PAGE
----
London: David Miliband, former British foreign secretary, on Wednesday became the first senior Labour figure to throw his hat into the ring for the vacant Labour leadership after Gordon Brown stepped down.
Setting out his stall to replace Brown, who stepped down owning responsibility for the poll debacle in the recent general election, 44-year-old Miliband said that the party had to be ready to return to power.
Announcing his candidacy, Miliband said yesterday: "The decision of the Liberal Democrats to join a Conservative Government is a momentous one.”
“It creates an enormous responsibility for the Labour Party, revitalised in the right way, to represent all shades of progressive opinion and present itself as an alternative government that is the task in front of us."
"We must renew but we must be ready for government. We live in a new political world, and the responsibility of office may return sooner than people might think.”
“I am standing because I believe I can lead Labour to rebuild itself as the great reforming champion of social and economic change in this country."
Miliband was a close ally of Tony Blair, former prime minister from the first days of New Labour, working for him in opposition from 1994 and heading the No 10 policy unit during his first term in power.
Even before he became an MP, he was a key figure in reshaping the party's agenda, nicknamed "Brains" by Alastair Campbell, former communications director of Tony Blair, for his powerful intellect and mastery of policy detail – and compared to Wayne Rooney by Blair for his political talent.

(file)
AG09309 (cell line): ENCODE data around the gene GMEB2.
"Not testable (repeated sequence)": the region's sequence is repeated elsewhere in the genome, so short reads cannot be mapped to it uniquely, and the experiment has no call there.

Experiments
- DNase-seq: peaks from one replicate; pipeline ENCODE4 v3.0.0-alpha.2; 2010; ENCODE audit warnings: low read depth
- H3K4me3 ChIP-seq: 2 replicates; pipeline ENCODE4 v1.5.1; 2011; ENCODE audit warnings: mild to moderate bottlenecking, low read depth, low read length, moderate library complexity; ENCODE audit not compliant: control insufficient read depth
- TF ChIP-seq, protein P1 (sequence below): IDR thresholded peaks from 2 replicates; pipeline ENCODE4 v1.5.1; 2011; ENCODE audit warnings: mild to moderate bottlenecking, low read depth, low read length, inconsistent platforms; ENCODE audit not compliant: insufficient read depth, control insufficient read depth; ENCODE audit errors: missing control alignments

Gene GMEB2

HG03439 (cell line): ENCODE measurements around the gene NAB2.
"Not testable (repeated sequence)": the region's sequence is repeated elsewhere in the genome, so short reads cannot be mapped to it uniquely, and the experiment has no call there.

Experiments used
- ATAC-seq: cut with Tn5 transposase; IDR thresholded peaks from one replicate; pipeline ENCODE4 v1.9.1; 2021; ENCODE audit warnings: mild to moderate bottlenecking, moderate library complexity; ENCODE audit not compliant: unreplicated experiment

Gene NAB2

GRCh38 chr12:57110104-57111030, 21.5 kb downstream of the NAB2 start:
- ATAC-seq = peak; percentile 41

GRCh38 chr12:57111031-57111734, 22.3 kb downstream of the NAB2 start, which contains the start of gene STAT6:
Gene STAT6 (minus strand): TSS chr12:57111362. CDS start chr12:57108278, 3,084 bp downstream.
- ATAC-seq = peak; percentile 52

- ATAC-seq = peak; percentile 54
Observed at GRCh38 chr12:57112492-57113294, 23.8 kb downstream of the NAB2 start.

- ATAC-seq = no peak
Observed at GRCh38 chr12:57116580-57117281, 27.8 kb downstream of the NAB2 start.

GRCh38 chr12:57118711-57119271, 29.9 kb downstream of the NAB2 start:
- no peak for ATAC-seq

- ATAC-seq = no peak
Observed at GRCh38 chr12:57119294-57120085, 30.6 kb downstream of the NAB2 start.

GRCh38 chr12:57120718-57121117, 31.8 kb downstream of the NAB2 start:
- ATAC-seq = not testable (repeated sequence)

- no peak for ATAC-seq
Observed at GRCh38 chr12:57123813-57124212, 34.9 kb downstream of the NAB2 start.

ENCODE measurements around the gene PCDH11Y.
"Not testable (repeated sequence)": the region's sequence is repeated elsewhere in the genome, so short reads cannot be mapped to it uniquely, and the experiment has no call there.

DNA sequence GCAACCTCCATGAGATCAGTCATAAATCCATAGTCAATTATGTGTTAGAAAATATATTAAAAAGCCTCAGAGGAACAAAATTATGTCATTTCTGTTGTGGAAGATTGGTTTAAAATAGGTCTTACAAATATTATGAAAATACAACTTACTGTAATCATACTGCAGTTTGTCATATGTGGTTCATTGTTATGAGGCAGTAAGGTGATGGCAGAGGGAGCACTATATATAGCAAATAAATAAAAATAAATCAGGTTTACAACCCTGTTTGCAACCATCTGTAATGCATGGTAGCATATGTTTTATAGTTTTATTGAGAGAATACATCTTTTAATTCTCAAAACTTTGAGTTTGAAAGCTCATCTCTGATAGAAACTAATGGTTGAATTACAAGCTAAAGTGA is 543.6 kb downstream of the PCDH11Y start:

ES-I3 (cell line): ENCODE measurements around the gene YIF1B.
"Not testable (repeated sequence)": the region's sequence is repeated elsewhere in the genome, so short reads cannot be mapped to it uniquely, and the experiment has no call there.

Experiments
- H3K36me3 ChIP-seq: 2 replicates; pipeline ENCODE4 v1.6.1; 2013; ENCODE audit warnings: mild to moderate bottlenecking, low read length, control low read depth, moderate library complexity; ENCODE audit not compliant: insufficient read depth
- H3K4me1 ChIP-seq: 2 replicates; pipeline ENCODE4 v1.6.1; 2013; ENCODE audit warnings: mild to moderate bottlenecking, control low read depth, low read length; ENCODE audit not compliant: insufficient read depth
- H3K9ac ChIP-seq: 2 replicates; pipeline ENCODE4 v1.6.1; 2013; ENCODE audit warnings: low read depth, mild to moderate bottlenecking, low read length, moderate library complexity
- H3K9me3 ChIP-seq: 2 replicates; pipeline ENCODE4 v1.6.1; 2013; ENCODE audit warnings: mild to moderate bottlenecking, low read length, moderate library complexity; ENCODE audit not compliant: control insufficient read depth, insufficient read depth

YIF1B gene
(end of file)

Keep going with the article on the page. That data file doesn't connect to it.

Parachuted into the safe seat of South Shields shortly before the 2001 election, Miliband was minister within a year and joined the Cabinet in 2005, rising to become Environment secretary, where he put the issue of climate change firmly on the agenda for the first time.
He was promoted again after Brown took over as Prime Minister in July 2007, becoming the youngest Foreign Secretary since David Owen in 1977.
Miliband has already won the backing of key figures including Alan Johnson, the former home secretary, to become party leader and is rated the odds-on favourite by bookmakers.
His opponents in the contest are likely to include the former Schools Secretary Ed Balls, from the Brownite Left of the party and his own brother, Ed Miliband.
First Published: Thursday, May 13, 2010, 09:11